If you’re on a budget, there are still plenty of ideas you could employ. Leaving a positive note or a review for a restaurant or small business can help them out. Let a family with small children go before you in line at the grocery. Beyond saying “hi” and our cursory interactions with others, take time and genuinely ask someone about their day; they are typically grateful that someone expressed an interest in their lives and well-being. Find a cause you’d like to support and take part in their upcoming charity race. Offer an intrinsic “your dedicated hard-work made this project look great” or extrinsic (e.g. “I love your shoes”) compliment to brighten someone’s day. Some say food is love; making a meal for your family, partner, or roommate can remove a task from their list and create positive feelings all-around. 

Remember, your small act of kindness can have a phenomenal ripple-effect. Big or small, what is one action you can take today to change your life and possibly the world?

Reward ≠ Food

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Patient and client conversations can be a rich source of writing inspiration to address common concerns. As we discuss new changes, cravings, accomplishments and challenges, ideas start to percolate as we work together to find the best solution for the individual. If the same issue is mentioned by different individuals more than three times in relatively short succession, we can almost *feel* the universe tapping on our shoulder.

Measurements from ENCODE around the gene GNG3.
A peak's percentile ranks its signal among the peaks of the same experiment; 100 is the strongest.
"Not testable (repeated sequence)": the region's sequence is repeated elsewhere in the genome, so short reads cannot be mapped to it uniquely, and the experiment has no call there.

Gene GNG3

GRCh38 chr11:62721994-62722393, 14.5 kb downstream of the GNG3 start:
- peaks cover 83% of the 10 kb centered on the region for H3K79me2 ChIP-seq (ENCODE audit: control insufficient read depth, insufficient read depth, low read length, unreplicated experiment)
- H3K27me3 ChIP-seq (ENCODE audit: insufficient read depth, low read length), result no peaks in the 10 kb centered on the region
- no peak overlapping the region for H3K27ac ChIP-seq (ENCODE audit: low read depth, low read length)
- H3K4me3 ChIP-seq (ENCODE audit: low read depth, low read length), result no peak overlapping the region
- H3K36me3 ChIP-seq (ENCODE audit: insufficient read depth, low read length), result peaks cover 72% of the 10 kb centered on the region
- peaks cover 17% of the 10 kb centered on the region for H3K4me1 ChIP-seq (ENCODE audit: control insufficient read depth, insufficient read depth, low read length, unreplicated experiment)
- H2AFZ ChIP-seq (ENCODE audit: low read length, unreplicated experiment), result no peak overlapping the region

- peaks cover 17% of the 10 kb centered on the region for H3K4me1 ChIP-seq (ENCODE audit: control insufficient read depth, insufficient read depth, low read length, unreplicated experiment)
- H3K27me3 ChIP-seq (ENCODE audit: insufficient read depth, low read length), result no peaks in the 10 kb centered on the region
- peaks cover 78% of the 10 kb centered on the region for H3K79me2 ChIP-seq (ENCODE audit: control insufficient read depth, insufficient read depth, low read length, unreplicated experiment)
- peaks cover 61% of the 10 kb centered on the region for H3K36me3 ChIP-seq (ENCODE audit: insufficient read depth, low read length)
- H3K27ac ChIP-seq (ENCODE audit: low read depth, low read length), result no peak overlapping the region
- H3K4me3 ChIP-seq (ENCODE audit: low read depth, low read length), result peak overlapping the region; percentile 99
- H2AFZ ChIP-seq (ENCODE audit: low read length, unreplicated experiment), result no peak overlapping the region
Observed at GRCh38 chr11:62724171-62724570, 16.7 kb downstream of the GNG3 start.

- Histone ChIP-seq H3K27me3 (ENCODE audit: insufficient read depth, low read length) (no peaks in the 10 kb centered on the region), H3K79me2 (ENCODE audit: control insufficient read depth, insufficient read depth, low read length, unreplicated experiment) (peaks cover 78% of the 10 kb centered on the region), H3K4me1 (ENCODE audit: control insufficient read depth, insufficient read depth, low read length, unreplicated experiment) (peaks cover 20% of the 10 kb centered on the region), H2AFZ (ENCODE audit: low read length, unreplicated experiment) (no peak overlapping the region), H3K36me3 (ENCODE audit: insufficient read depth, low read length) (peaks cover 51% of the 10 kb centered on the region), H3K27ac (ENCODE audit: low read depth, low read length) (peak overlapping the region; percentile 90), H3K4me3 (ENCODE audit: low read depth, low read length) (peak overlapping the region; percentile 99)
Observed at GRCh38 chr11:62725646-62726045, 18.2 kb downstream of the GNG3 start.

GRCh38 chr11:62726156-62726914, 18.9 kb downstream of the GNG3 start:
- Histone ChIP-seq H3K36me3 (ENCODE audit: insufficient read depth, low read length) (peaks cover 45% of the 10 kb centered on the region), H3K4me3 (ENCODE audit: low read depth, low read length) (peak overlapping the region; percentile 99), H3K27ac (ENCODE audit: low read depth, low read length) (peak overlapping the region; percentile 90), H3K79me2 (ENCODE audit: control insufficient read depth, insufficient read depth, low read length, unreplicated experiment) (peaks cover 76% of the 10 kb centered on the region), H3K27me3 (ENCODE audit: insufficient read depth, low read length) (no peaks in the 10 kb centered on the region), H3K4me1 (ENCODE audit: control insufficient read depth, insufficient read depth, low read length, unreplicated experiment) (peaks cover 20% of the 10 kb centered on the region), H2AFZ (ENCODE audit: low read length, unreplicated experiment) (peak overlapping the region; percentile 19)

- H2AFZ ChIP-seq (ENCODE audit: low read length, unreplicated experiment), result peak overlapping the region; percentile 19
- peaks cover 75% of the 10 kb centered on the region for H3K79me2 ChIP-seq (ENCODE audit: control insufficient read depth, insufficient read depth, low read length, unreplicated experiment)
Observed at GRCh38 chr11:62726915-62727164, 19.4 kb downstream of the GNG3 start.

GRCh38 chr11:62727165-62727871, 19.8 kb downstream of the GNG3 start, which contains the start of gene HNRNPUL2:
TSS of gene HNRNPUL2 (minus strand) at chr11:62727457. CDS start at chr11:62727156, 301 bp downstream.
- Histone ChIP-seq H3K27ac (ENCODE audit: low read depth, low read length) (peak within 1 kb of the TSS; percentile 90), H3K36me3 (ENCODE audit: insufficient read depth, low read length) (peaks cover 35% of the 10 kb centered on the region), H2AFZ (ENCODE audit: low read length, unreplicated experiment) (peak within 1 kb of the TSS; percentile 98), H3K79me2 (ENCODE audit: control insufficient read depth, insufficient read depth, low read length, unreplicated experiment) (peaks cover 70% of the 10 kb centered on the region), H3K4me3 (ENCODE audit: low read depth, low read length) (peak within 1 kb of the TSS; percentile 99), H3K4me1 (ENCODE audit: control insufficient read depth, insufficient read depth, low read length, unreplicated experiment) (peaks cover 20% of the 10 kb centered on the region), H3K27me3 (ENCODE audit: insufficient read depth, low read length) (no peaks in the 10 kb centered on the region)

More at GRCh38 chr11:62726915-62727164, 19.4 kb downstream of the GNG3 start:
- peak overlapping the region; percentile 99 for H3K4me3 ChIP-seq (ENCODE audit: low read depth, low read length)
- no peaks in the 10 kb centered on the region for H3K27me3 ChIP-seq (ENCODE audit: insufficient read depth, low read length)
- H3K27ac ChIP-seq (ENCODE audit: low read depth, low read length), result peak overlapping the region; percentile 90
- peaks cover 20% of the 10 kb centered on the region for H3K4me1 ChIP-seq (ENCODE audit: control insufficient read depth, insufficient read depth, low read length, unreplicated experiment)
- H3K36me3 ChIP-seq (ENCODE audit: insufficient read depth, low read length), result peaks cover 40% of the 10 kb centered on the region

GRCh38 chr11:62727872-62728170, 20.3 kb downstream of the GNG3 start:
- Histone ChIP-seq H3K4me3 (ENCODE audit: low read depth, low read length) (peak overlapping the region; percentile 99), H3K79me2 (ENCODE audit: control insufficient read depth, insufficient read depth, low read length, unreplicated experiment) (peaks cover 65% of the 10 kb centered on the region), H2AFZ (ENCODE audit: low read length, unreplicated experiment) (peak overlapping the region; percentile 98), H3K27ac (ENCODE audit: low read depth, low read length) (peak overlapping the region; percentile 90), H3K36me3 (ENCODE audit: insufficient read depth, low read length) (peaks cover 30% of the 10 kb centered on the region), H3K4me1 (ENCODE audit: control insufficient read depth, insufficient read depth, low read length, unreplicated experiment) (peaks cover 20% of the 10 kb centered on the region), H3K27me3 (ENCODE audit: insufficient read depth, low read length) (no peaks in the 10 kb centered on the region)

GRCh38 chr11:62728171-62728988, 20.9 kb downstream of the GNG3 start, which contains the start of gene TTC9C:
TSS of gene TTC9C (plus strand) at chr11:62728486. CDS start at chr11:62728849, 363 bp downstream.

The latest recurrent theme among us all seems to be regarding emotional eating, over-eating, and reward-eating.

Let’s break this last one down. Why would we associate certain foods with a reward?

    • With thousands of years of evolution working for (or against) us, humans naturally crave sweet flavor. Our hunter-gatherer ancestors would get a little *ping* of dopamine by eating berries and other naturally sweet substances. The brain would reward eating this food, which some argue helped our ancestors survive by promoting fat storage to see them through the leaner times. This survival mechanism is all but unnecessary during the times in which we live, with plentiful food stores and sedentary lifestyles (when was the last time we burnt 2000+ calories a day hunting down buffalo?).
    • An ostensible lack of other options or ideas for rewarding ourselves. We’ve leaned on food to give ourselves a pat on the back after a hard day in the office, for finishing a big project, or to relax after a full day with the kids finally in bed. After many years of this, we may have forgotten how to celebrate our accomplishments without cake, doughnuts, french fries, or chips.

After the sleeve of cookies is finished, there can be a poignant anxiety that settles in. Guilt and shame follow soon after and we feel terrible about ourselves. Then we say “what the Hades, I’m probably never going to lose the weight anyway” and keep going or we decide with firmness and determination, “starting tomorrow, no cookies ever again!” However, we all know how this plays out; the deprivation leads to cravings and the whole cycle begins anew.